If you offer a free onboarding program, then your knowledge base is a perfect place to host its resources and information. If a customer forgets how to use a product or which service to call for help, they can access all of this information in your knowledge base. They won't have to call their customer success manager, and can instead leverage your other support channels for a speedier solution.
Your knowledge base doesn't have to consist of only text-based content. In fact, you should include visuals to illustrate troubleshooting steps and explain complicated product features.
Tutorial videos are great for this because they can recreate a set of troubleshooting steps for the customer. The viewer can watch someone physically use the product and can follow along to make sure they're executing each step properly.
Here's an example of a product tutorial video created by HubSpot Hacks.
If your tutorials follow a How-To format, you can also consider adding images that accompany each step. You can speed up this process by using an AI tool, like HubSpot's free Guide Creator. This tool automatically captures both the instructions and the images as you work.
Now that we've reviewed what should go into your knowledge base, let's take a look at ideal content for a blog.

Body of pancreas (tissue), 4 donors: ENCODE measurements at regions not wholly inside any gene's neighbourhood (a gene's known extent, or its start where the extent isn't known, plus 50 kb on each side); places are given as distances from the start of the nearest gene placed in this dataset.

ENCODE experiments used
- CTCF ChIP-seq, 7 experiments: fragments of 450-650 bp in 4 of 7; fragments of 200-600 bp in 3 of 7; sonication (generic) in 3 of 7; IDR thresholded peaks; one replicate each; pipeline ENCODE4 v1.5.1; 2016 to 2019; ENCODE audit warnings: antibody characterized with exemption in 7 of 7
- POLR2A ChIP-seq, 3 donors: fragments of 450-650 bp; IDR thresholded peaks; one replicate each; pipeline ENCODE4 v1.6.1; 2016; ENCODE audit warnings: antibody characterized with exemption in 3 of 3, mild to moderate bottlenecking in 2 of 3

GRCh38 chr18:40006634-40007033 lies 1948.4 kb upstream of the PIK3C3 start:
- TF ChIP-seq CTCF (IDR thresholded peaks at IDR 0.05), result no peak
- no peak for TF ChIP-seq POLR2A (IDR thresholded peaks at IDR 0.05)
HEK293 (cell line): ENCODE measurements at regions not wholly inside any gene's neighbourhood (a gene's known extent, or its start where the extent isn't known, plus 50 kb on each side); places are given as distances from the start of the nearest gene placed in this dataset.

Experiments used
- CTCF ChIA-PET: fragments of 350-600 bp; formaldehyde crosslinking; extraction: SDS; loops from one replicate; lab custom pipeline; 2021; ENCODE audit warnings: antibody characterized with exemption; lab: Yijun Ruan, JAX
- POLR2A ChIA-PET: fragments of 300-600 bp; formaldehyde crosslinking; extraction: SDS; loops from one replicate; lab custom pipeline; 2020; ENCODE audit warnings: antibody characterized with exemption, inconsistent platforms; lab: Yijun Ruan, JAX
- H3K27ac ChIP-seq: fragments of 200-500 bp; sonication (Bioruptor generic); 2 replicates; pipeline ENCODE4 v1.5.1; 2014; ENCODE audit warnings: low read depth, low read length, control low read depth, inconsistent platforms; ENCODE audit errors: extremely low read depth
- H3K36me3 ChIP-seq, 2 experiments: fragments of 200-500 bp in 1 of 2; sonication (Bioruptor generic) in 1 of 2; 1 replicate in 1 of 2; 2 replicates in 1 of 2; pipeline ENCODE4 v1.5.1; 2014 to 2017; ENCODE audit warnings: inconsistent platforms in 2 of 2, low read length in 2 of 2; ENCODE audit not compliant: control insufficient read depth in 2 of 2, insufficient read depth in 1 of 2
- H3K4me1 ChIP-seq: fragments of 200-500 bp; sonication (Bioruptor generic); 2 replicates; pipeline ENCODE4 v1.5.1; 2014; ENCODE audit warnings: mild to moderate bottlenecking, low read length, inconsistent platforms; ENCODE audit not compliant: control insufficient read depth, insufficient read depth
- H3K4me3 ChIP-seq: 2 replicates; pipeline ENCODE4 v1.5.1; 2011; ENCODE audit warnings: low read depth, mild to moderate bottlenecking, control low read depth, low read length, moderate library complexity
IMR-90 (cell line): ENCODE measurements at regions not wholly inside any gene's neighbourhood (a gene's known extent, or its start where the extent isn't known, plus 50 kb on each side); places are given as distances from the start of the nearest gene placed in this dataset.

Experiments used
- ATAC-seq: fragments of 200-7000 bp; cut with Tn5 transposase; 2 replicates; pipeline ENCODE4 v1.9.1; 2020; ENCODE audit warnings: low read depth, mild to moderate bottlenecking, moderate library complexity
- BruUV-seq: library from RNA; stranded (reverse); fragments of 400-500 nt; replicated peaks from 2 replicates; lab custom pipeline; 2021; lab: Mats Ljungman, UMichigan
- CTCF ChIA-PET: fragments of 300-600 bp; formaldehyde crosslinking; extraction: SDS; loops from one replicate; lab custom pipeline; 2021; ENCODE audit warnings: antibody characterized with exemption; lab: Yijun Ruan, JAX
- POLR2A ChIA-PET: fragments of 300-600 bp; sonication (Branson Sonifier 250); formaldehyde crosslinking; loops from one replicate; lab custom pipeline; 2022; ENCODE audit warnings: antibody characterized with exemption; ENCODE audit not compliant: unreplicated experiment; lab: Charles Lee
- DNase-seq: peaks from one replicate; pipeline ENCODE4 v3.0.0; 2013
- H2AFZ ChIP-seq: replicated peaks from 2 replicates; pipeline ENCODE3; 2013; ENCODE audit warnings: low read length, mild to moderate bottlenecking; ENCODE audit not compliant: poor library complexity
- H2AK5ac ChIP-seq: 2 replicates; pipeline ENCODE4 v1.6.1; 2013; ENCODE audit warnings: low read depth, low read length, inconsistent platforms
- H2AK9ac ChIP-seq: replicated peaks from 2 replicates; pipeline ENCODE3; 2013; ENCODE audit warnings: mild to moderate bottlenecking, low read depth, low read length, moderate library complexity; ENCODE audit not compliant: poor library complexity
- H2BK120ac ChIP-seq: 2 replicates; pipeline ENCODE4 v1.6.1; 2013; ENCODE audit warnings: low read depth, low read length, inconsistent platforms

Content Better Suited for a Blog
Promotional Blog Posts
If you have a new product to promote, an exciting campaign that you're launching, or a general company update, your blog is a perfect place to write about it. After all, a blog is a marketing tool, and depending on the tone and feel of yours, you can use it to talk about pretty much anything related to your brand. So long as your promotional content is in line with the other posts that you're publishing, this is a perfect medium to highlight everything that your business is up to.
If you're not familiar with Buzzfeed, a listicle is a piece of content that's either completely or partially a list.
Here's an example.
Listicles make for great blog posts because they're clear and to the point. As readers, we crave clarity and organization when we interact with content. Listicles give readers a defined group of items to pay attention to and presents it in a format that's easy to understand.
Case studies look at customer stories in-depth and highlight how the business helped them achieve their goals. These are high-value pieces of content because they're testimonials that explain why your business is good at what it does and what it can offer to new customers considering your brand. The more of these that you have on your blog, the more compelling your other marketing content becomes.
If you're looking to make your blog a little more interactive, you can embed quizzes on it for readers to complete. On the Service Blog, we recently launched a "Are You Right for Crisis Management [Quiz]" and my personal favorite, "Which Customer Service Representative From ‘The Office' Are You? [Quiz]" using a free survey maker.
Quizzes are a fun and easy way to keep your audience engaged when you think they're getting tired of reading text-heavy blog posts.
For more tips, read how you can perfect your knowledge base search function.